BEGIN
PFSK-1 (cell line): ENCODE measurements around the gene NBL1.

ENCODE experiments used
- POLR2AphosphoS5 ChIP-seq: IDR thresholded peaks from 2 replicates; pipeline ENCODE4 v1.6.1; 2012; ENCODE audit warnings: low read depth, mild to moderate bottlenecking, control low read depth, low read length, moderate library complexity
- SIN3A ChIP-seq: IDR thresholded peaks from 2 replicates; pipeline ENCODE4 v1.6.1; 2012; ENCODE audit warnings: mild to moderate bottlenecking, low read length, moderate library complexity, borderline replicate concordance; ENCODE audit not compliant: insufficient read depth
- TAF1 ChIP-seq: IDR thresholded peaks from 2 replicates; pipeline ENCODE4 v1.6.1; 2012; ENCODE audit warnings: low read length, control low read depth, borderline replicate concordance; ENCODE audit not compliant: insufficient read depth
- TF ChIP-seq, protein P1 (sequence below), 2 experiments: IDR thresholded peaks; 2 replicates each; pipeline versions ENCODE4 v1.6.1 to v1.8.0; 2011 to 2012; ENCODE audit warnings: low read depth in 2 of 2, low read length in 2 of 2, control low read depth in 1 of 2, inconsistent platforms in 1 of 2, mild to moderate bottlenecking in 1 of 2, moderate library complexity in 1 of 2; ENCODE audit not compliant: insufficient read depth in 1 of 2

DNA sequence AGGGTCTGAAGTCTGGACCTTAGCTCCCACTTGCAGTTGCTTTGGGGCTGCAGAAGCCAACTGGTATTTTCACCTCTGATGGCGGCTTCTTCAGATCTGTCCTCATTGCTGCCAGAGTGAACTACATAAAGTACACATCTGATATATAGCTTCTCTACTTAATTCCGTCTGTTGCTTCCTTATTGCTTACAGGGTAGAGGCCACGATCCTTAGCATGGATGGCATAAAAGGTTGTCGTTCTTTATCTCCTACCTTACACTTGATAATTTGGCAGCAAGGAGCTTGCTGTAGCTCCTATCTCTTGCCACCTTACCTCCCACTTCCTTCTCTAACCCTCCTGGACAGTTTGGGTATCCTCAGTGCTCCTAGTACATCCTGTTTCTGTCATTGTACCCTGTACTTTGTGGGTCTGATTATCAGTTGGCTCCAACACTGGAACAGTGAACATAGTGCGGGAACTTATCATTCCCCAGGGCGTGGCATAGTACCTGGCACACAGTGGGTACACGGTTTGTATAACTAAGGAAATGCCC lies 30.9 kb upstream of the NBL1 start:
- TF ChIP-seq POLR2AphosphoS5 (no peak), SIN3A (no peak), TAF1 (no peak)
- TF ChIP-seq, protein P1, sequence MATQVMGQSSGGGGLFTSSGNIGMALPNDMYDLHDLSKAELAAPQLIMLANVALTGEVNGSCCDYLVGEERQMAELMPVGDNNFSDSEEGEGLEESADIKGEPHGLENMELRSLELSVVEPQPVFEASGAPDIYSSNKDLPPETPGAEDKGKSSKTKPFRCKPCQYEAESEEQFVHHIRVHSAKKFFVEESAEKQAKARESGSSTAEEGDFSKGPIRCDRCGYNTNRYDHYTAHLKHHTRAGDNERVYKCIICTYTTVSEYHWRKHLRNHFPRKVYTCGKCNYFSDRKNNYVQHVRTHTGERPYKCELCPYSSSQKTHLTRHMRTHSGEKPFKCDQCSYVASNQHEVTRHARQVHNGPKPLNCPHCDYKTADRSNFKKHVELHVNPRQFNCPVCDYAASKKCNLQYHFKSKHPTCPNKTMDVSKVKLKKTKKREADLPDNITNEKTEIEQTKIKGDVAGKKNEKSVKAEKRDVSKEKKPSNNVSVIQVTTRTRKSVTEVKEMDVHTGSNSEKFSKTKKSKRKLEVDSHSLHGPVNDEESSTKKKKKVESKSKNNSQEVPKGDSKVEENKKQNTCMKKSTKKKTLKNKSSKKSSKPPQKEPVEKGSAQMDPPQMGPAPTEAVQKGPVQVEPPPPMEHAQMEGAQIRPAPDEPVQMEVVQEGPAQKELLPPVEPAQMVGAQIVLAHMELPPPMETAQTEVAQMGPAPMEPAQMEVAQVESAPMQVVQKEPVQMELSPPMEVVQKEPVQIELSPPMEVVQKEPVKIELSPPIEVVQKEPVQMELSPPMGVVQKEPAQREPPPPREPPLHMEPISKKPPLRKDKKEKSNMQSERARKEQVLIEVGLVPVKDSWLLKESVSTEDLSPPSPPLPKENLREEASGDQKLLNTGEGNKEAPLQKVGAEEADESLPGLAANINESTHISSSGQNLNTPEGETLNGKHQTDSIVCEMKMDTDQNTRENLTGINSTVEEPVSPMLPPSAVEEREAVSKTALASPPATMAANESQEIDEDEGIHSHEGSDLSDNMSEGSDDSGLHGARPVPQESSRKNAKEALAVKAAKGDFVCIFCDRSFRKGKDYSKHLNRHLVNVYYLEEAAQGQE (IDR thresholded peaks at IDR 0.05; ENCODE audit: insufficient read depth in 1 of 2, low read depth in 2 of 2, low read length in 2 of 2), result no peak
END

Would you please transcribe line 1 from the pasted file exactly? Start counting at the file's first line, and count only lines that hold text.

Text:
PFSK-1 (cell line): ENCODE measurements around the gene NBL1.